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Legally speaking copyrightability of Java APIs revisited

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https://doi.org/10.1145/2723669
Abstract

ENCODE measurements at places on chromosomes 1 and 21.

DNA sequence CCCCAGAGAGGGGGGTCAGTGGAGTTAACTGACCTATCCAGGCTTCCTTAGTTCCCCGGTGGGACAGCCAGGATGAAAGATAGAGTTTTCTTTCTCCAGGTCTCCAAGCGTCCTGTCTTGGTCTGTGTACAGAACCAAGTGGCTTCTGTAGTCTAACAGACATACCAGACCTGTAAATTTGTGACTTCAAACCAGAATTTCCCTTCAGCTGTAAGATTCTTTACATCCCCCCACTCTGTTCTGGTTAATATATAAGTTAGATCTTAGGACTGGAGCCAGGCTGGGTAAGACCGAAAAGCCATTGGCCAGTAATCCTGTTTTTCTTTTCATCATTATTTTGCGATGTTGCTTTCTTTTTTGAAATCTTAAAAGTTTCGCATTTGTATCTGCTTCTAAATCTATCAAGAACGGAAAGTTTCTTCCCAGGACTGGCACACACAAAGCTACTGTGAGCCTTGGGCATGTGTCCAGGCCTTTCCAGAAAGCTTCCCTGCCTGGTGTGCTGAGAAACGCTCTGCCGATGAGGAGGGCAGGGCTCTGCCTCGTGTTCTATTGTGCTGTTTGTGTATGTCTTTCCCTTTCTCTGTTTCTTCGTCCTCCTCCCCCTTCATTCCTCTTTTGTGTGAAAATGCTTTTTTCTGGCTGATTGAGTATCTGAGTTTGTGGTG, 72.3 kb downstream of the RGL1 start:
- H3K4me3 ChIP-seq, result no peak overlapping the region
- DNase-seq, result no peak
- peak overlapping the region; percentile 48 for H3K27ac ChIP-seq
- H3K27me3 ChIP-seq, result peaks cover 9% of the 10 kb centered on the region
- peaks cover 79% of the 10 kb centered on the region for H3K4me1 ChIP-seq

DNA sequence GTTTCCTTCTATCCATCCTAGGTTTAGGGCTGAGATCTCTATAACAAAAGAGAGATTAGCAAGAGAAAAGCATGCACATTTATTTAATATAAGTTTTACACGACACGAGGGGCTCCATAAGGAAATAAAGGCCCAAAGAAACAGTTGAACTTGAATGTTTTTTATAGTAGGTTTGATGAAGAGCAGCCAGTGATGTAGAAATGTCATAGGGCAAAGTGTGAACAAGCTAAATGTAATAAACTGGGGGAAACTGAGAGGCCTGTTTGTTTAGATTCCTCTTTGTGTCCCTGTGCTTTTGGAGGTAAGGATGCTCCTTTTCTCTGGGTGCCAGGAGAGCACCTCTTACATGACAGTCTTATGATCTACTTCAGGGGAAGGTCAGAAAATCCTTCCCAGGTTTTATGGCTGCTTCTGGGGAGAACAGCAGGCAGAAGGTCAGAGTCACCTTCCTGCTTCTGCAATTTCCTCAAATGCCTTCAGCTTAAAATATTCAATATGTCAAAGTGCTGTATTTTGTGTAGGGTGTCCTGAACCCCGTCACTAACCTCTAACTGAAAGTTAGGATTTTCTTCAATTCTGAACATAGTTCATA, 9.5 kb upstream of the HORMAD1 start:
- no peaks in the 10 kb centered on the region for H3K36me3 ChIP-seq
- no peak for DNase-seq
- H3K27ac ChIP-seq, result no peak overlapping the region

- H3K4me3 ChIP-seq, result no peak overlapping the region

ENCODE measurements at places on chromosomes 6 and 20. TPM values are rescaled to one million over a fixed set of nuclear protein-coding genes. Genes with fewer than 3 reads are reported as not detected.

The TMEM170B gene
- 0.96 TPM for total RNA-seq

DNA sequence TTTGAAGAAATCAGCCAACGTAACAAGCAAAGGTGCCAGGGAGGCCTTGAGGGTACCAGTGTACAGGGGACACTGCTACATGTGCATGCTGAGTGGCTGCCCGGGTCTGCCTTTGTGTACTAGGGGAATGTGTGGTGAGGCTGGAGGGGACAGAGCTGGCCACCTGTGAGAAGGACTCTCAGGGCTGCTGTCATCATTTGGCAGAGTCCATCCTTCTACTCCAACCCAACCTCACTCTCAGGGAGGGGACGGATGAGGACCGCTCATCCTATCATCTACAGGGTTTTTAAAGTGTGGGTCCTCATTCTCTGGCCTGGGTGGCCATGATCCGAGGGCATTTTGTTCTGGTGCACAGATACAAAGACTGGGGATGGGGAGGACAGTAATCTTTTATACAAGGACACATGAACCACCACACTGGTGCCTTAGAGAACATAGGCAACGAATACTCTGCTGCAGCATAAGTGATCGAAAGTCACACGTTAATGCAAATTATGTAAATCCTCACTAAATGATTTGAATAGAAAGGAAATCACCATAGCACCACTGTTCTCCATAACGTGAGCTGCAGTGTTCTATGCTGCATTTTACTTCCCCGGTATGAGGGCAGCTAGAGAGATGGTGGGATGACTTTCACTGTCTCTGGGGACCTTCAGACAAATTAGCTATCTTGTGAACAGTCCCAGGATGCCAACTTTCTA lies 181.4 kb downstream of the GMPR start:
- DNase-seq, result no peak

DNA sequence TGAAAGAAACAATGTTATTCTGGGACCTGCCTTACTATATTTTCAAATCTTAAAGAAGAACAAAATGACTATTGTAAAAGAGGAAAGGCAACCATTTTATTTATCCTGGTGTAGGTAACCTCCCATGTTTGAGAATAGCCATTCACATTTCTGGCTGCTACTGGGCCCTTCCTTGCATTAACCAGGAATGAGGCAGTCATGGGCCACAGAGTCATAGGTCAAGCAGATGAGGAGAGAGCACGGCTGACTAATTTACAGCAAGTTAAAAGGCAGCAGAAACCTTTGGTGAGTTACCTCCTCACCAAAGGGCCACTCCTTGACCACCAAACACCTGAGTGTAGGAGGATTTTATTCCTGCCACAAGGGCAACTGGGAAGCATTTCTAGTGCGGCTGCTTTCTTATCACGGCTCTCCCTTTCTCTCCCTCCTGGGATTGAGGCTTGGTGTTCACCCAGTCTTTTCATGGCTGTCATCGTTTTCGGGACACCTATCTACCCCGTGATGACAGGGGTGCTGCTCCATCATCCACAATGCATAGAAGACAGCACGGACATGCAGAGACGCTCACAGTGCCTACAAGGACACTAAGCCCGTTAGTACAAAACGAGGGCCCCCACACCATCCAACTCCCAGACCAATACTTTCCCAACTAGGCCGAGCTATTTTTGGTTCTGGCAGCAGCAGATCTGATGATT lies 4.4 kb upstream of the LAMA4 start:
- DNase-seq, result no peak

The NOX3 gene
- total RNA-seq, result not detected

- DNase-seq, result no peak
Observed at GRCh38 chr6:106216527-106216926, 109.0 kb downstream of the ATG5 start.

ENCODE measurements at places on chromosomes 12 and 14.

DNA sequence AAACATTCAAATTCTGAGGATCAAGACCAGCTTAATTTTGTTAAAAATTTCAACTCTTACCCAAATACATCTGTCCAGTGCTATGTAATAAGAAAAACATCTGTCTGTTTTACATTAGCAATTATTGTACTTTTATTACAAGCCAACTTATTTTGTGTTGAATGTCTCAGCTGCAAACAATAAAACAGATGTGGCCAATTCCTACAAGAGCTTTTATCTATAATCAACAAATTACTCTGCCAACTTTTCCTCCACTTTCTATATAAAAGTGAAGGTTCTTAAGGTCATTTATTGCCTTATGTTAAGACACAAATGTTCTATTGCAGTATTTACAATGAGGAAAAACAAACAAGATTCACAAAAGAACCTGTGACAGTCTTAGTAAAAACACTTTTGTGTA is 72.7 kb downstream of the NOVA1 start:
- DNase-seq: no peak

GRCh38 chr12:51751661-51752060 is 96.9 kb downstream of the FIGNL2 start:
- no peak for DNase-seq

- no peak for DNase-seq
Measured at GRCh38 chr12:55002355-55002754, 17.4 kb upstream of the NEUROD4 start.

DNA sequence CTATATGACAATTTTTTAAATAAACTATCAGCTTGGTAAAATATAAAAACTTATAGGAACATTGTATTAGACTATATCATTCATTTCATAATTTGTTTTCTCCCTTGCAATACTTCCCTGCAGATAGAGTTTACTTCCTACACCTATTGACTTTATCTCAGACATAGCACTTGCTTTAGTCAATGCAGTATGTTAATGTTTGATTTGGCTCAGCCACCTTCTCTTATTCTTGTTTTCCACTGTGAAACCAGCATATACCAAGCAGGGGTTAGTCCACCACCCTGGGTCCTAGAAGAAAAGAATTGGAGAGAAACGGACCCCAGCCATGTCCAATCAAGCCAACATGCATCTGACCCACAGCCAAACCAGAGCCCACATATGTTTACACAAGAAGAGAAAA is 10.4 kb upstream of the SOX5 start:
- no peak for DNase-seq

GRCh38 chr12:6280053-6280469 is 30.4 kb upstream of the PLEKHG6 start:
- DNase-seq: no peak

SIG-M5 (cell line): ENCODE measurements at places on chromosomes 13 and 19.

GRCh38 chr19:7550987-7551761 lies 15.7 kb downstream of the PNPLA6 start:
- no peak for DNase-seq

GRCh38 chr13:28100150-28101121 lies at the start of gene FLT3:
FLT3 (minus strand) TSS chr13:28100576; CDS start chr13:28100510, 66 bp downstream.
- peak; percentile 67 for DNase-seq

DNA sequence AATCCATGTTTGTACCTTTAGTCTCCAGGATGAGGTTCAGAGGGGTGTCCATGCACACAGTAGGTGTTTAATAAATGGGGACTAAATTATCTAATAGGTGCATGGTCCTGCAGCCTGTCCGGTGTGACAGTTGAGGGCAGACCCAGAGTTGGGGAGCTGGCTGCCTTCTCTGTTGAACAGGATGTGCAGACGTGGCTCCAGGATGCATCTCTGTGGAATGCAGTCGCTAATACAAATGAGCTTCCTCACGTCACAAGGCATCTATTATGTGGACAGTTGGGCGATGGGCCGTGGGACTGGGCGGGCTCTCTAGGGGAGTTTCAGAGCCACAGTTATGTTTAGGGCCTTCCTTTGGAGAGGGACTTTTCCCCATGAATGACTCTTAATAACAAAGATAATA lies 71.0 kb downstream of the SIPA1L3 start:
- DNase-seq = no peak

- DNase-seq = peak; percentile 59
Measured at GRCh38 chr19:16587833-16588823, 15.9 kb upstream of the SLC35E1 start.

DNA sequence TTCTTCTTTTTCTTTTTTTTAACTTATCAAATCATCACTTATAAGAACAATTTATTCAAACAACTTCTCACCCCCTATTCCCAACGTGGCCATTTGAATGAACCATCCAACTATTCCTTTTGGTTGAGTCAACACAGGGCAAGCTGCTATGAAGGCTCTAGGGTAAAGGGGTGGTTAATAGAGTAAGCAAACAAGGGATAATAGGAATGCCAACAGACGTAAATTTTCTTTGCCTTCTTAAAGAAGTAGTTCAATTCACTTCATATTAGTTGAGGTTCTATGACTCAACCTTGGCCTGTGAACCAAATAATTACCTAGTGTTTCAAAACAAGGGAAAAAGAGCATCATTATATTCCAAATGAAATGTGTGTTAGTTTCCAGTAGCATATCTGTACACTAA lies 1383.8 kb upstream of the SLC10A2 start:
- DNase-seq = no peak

A recent case between Oracle v.Google challenges the long-standing view that application program interfaces are not protectable under copyright law. Java has achieved considerable success, which is why Google wanted to use Java APIs in its software platform for mobile devices. Google entered into negotiations with Sun about licensing rights in Java, which shows it knew it needed a license. When these negotiations failed, Google went ahead and copied 37 of the Java APIs anyway in the Android platform for mobile devices. Shortly after acquiring Sun and its assets, Oracle sued Google for copyright infringement. The Court of Appeals of the Federal Circuit (CAFC) opined that Google's arguments about compatibility might be relevant to its fair use defense to Oracle's claim of infringement, but not to whether the Java APIs were protectable by copyright law.

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